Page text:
IH: Oh yeah. My oldest son is a little skittish when it comes to body fluids, but he’s incredibly interested in chemistry. So we’re always having conversations like, “What if I invent this medication to do this?” He will probably be doing to a more biomedical route rather than a more direct patient care medical route. My second youngest son is developing more of an engineering interest. We build a lot of 3D models together.  We dissected a specially preserved fetal pig in the backyard, much to my wife’s chagrin though the kids enjoyed it.  The engineering is now blossoming to a competitive Rubik’s cube solving. We just got him a four-by-four Rubik’s cube now that he’s perfected the three-by-three cube – he got it down to about a minute and a half. My daughter is very artistic, loves singing, playing musical instruments, drawing, so we’re encouraging that. The fourth child is a baby – we’re still trying to figure him out. He’s in the “I want to destroy things” phase.
It really is amazing what a young mind can do once given a nurturing opportunity. I’m not trying to restrict them in any way, shape, or form – they can pursue whatever they want to pursue.

What does being innovative mean to you?

IH: Innovation starts with identifying a need of some sort. There’s always going to be a need to do something – either do something from scratch or do something better. Once you find that need, you work on identifying the solution to that problem. However, the world and technology have gotten complex to the point where one person can’t possibly solve problems alone. I mean, Steve Jobs invented this phenomenal smartphone, but he didn’t do it by himself. There are a lot of people that helped him put that thing together. So once you identify a solution to a problem, you do need to leverage the expertise that’s around you.

In the medical field, this is important. I am not an engineer or a material design expert. We’re lucky that here at Cleveland Clinic we’re able to reach out to our folks in Biomedical Engineering, leverage their expertise, and say, “Hey, this is the solution we came up with.” Sometimes they’ll even say, “That’s a great solution, but we have an even better one for you.” We know the problem, they know the solution – it’s a heck of a team.

Once you find the appropriate partners for an innovation, you need to figure out how to scale it. You need to be able to optimize it, so that it’s done in an efficient manner and the costs can be controlled. Again, we have a lot of resources at our disposal here at Cleveland Clinic to do so. These are the pieces that need to come together for innovative to have its best chance at success in the medical field.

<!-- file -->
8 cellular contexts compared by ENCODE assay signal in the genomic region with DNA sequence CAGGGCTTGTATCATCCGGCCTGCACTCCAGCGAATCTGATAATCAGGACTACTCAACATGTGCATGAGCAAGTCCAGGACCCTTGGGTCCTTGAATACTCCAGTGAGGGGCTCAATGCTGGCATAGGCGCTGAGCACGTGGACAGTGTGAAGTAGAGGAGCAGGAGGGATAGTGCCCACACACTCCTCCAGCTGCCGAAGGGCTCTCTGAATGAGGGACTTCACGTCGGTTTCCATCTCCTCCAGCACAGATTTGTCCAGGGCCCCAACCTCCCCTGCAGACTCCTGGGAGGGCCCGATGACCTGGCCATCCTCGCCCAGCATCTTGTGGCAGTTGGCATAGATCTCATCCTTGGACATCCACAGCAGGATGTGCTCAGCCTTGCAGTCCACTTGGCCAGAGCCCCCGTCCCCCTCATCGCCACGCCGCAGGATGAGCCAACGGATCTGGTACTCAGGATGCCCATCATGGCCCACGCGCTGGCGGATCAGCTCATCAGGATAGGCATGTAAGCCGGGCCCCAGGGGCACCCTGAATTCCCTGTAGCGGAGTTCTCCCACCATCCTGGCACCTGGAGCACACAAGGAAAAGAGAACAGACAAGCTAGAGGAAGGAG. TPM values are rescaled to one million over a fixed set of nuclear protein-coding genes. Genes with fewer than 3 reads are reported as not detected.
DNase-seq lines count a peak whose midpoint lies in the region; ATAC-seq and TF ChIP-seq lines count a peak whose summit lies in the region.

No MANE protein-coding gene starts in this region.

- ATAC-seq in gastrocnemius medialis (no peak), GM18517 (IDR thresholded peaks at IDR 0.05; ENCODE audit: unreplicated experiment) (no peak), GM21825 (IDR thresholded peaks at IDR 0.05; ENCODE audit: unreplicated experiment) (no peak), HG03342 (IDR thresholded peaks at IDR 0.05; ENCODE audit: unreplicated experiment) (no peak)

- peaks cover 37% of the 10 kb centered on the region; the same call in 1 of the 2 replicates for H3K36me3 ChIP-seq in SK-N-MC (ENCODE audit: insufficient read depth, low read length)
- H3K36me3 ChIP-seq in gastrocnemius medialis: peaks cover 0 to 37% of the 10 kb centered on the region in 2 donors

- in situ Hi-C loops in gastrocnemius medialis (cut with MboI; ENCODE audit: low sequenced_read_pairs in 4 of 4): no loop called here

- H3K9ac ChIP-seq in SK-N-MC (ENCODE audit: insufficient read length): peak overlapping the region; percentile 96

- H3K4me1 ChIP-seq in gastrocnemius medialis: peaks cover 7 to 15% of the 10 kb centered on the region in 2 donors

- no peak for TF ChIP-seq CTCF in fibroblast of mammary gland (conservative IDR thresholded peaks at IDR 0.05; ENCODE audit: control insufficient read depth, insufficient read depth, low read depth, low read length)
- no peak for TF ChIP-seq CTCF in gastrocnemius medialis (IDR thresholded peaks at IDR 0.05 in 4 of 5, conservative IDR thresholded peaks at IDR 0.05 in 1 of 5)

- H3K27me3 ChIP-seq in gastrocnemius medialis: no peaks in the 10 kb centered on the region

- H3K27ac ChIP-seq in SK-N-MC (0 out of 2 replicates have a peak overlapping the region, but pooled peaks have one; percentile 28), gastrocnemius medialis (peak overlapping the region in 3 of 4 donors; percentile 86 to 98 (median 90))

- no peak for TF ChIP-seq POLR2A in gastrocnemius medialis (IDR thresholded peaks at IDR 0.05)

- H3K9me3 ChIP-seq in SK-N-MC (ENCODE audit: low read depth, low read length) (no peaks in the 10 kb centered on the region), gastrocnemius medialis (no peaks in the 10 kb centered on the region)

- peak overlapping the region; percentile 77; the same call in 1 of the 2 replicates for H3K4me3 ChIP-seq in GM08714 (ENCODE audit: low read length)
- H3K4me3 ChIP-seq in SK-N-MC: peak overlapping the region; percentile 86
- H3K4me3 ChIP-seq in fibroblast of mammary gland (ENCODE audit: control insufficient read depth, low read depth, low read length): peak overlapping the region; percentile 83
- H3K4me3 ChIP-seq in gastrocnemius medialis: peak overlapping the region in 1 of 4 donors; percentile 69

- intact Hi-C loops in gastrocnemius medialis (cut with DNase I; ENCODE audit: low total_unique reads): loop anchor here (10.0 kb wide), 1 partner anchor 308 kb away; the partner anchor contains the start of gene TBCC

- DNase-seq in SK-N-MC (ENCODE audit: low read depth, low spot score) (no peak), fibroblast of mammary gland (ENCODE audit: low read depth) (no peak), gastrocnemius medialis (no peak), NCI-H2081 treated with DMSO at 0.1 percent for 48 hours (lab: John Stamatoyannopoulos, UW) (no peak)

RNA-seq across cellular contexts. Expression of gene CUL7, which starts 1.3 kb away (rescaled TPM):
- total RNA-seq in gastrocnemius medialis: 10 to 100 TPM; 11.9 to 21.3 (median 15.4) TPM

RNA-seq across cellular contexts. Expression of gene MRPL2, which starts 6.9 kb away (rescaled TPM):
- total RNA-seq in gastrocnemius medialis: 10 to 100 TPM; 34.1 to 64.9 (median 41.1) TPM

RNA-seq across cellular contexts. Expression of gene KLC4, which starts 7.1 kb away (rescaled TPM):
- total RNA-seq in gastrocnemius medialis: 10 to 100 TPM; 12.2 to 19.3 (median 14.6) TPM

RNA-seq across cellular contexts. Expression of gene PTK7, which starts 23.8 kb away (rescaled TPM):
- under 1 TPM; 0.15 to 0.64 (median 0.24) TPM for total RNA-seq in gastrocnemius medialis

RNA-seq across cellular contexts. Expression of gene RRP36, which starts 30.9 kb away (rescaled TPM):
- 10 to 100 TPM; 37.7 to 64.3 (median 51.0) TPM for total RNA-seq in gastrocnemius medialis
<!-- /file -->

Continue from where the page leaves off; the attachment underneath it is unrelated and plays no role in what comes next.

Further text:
Give us your take on Cleveland Clinic’s new mission statement: Caring for life, researching for health, and educating those who serve.  

IH: Those pieces are together in one sentence separated by commas as they’re all interconnected. Ultimately, our goal here is to care for patients. Part of caring for patients is coming in with whatever expertise you have to do what you do, but you’re going to inevitably run into challenges.  I think when a Cleveland Clinic caregivers run into these problems, they invariably start working on some solution. It may be a basic science solution, clinical solution, material design solution, etc. Whatever the solution is, its development is fostered here at Cleveland Clinic.

This is a wonderful teaching facility that emphasizes that the line can’t just stop with you. There’s the next generation of physicians who are joining us, and we’re training these folks so that whatever knowledge we’ve developed gets passed on. That’s very well integrated here, as displayed by the mission statement and day-to-day activities.
 
Dr. Haddadin’s passion for interventional radiology and intent to develop the next generation of thinkers has earned him Innovation at Cleveland Clinic’s ‘Inventor to Watch’ status. Currently, Dr. Haddadin and his co-inventor are working with ICC for the development of a solution for the obstruction of patient bile ducts. Balancing optimal drainage with maximum patient comfort, the innovation in progress stands to be a game-changer in the world of biliary tubes. To learn more about Dr. Haddadin, his projects, and opportunities for collaboration, please contact innovations@ccf.org.